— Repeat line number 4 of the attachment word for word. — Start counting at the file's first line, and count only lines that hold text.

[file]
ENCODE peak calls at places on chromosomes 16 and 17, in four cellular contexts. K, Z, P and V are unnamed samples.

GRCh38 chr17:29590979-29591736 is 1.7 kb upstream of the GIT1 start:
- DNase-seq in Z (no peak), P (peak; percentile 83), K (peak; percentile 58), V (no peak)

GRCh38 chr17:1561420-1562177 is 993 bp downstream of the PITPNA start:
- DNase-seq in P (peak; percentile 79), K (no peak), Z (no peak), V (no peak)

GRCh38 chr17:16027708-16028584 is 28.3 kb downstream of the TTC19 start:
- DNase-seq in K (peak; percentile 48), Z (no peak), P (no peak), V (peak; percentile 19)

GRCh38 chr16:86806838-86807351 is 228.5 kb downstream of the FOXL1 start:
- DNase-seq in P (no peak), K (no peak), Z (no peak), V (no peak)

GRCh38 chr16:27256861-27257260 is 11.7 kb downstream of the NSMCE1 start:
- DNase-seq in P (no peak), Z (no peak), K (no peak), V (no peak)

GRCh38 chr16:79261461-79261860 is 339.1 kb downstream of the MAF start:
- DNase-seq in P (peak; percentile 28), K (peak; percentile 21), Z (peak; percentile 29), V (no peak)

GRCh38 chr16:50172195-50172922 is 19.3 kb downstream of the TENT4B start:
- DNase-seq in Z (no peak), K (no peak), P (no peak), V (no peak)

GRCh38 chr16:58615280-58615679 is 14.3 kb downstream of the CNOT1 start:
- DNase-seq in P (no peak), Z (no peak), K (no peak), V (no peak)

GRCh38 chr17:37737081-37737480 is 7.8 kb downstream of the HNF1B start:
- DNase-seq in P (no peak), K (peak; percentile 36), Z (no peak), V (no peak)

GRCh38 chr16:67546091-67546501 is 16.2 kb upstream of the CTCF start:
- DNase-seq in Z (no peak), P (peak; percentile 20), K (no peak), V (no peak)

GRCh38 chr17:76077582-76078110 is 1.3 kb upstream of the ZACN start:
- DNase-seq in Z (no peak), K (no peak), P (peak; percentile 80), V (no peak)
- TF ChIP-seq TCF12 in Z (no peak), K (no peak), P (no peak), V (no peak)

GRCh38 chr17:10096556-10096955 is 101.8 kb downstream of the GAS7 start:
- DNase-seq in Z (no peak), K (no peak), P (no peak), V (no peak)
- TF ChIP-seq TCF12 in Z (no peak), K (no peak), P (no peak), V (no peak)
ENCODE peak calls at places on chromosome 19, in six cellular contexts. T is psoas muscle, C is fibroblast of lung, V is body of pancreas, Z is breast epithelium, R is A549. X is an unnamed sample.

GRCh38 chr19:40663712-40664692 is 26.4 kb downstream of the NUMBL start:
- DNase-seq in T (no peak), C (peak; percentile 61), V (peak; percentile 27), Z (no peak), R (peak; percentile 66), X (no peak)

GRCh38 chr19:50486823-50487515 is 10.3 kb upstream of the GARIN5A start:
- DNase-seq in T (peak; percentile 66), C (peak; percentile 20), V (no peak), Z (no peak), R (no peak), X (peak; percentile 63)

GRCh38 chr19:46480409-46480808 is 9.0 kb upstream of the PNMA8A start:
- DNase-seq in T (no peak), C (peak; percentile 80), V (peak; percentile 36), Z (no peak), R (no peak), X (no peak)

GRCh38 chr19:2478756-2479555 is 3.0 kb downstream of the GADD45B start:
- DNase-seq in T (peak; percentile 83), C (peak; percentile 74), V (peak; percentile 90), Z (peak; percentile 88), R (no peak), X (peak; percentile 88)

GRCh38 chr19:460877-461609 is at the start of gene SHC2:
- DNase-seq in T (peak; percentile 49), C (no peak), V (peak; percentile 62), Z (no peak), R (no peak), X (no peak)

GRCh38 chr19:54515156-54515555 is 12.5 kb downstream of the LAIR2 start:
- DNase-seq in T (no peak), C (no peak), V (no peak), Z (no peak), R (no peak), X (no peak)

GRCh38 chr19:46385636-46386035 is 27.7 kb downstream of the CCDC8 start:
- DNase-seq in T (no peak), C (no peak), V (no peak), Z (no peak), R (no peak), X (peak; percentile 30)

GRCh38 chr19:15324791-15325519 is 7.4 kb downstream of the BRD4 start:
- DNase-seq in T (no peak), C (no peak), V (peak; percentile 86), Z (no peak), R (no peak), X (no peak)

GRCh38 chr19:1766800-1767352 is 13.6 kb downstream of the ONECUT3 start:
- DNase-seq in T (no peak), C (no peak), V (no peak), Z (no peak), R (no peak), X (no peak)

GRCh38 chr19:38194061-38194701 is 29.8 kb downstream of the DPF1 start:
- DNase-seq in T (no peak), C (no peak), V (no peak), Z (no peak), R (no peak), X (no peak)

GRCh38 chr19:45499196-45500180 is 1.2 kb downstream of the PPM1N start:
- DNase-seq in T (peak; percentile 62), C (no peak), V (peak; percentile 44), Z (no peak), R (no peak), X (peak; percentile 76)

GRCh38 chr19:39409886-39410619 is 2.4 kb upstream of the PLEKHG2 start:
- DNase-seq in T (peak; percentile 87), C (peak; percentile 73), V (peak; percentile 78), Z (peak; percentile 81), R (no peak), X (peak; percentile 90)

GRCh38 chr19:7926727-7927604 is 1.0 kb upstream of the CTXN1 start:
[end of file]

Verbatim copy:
GRCh38 chr17:1561420-1562177 is 993 bp downstream of the PITPNA start: